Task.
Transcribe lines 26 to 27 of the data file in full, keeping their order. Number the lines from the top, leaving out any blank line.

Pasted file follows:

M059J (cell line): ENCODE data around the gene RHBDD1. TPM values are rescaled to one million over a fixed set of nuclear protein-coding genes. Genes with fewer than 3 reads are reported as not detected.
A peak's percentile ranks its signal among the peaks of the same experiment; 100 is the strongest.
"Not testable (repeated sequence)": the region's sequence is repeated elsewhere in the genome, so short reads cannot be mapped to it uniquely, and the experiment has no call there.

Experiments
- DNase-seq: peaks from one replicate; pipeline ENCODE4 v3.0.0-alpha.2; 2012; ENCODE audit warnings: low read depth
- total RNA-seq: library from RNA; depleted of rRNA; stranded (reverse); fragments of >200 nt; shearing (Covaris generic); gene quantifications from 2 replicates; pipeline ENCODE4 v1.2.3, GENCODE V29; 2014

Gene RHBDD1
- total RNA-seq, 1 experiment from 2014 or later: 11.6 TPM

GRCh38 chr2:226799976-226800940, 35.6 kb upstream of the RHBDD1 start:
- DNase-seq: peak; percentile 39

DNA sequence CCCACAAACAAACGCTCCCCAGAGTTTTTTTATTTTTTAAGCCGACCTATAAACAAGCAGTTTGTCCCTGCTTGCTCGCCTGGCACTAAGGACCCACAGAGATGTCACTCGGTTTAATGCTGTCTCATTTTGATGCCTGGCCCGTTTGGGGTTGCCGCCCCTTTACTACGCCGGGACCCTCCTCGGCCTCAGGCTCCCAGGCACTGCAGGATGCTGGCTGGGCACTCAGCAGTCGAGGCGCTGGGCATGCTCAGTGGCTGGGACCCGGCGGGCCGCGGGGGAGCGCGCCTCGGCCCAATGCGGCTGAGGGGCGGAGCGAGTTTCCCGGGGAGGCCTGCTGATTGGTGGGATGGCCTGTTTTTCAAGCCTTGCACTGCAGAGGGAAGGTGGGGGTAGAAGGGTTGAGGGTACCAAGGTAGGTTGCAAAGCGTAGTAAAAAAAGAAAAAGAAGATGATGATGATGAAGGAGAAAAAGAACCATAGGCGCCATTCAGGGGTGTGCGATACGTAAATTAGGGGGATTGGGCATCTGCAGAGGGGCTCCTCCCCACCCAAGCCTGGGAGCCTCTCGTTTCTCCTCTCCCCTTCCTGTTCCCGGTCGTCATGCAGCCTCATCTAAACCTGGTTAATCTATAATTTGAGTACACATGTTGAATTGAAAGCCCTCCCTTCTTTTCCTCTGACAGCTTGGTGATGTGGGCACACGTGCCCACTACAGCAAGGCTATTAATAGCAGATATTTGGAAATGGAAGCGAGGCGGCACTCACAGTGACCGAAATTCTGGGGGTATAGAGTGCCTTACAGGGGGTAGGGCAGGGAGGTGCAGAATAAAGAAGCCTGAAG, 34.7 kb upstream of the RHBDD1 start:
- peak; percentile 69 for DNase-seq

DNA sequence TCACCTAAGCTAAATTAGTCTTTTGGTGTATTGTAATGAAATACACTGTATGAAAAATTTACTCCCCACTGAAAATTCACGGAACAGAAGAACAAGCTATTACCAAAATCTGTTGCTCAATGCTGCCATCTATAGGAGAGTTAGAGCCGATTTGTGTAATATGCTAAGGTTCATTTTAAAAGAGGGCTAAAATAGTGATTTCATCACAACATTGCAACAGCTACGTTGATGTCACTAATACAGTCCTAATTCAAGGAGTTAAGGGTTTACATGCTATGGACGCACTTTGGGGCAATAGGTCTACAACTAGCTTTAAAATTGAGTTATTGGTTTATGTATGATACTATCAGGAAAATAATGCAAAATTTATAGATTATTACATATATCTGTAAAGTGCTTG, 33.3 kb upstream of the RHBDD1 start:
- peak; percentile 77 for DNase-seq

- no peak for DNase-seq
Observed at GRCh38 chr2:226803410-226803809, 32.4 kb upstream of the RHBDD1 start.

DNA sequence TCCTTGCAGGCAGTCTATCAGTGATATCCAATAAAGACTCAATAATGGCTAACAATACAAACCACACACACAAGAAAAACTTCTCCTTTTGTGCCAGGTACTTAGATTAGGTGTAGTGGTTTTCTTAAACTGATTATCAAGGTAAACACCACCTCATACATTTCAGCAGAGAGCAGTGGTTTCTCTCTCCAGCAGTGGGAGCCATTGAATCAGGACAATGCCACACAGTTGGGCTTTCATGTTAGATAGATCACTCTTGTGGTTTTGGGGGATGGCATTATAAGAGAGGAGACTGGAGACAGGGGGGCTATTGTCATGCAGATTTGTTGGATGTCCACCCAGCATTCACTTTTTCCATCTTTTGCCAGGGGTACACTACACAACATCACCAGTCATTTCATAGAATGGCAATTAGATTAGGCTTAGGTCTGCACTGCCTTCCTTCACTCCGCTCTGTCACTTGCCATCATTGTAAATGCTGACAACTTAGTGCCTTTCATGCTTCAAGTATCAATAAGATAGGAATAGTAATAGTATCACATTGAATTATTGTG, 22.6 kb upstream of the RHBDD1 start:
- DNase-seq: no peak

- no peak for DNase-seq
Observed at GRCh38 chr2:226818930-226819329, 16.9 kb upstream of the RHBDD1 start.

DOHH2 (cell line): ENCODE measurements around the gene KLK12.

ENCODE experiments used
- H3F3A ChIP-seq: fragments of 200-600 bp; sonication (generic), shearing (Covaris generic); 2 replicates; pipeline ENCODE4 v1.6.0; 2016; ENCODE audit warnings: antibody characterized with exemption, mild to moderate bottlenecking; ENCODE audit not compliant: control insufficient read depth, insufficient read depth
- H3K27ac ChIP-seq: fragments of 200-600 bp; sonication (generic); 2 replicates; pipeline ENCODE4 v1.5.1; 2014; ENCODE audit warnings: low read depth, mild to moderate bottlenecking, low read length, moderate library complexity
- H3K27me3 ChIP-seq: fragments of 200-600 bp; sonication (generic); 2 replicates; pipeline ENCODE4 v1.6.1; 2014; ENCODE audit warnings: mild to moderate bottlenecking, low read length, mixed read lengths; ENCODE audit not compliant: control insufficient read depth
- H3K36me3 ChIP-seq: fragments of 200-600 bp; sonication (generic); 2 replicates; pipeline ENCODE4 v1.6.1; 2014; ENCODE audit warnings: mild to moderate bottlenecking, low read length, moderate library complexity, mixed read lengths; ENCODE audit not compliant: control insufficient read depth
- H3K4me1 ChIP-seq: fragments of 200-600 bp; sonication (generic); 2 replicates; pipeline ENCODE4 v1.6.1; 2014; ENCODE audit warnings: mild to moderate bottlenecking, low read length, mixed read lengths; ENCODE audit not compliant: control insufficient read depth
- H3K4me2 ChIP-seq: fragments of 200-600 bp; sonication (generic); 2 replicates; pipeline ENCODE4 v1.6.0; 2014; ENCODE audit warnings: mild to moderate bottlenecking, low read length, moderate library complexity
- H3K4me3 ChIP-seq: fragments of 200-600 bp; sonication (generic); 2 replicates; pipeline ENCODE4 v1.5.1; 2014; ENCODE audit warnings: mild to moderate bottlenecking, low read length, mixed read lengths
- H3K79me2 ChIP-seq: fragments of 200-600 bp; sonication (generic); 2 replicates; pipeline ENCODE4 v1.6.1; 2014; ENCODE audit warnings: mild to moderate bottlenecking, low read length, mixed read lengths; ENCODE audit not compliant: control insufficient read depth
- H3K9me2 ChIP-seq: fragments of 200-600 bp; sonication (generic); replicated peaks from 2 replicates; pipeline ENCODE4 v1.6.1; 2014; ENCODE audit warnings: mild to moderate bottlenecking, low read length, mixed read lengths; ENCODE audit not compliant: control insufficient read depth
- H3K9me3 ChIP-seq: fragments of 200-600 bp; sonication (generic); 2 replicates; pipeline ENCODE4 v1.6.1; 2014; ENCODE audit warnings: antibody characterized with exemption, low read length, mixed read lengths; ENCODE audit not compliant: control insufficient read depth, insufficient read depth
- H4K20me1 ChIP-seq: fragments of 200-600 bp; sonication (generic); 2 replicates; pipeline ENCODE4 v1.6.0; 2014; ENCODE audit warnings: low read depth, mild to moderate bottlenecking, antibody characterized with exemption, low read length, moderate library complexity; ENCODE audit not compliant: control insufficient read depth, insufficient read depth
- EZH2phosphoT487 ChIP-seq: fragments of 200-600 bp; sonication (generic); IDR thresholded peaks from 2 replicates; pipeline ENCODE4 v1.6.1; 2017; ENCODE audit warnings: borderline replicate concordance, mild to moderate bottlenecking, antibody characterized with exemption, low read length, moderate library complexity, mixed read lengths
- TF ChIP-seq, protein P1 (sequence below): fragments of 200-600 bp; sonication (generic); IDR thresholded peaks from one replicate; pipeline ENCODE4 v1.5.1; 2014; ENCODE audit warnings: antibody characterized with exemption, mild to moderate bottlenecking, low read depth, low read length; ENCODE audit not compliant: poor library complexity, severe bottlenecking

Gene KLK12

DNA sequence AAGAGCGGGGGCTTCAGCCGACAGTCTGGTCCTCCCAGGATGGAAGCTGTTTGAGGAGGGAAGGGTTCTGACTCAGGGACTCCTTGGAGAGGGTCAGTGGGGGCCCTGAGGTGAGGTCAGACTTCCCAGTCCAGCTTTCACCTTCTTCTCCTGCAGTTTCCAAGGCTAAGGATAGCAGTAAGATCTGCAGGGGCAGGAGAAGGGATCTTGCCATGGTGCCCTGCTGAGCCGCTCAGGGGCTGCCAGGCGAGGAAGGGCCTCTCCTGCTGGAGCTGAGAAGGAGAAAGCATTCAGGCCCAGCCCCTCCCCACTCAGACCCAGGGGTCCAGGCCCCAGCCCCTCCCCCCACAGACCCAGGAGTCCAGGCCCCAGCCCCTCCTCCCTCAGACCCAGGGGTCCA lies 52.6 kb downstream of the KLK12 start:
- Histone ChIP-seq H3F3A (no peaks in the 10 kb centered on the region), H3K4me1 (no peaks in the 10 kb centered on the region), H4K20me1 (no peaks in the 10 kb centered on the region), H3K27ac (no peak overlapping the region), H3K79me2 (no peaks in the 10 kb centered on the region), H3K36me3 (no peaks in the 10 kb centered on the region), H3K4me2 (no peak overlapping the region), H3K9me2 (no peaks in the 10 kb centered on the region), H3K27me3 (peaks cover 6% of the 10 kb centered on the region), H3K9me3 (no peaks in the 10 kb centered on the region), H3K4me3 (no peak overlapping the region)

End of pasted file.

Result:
- H3K36me3 ChIP-seq: fragments of 200-600 bp; sonication (generic); 2 replicates; pipeline ENCODE4 v1.6.1; 2014; ENCODE audit warnings: mild to moderate bottlenecking, low read length, moderate library complexity, mixed read lengths; ENCODE audit not compliant: control insufficient read depth
- H3K4me1 ChIP-seq: fragments of 200-600 bp; sonication (generic); 2 replicates; pipeline ENCODE4 v1.6.1; 2014; ENCODE audit warnings: mild to moderate bottlenecking, low read length, mixed read lengths; ENCODE audit not compliant: control insufficient read depth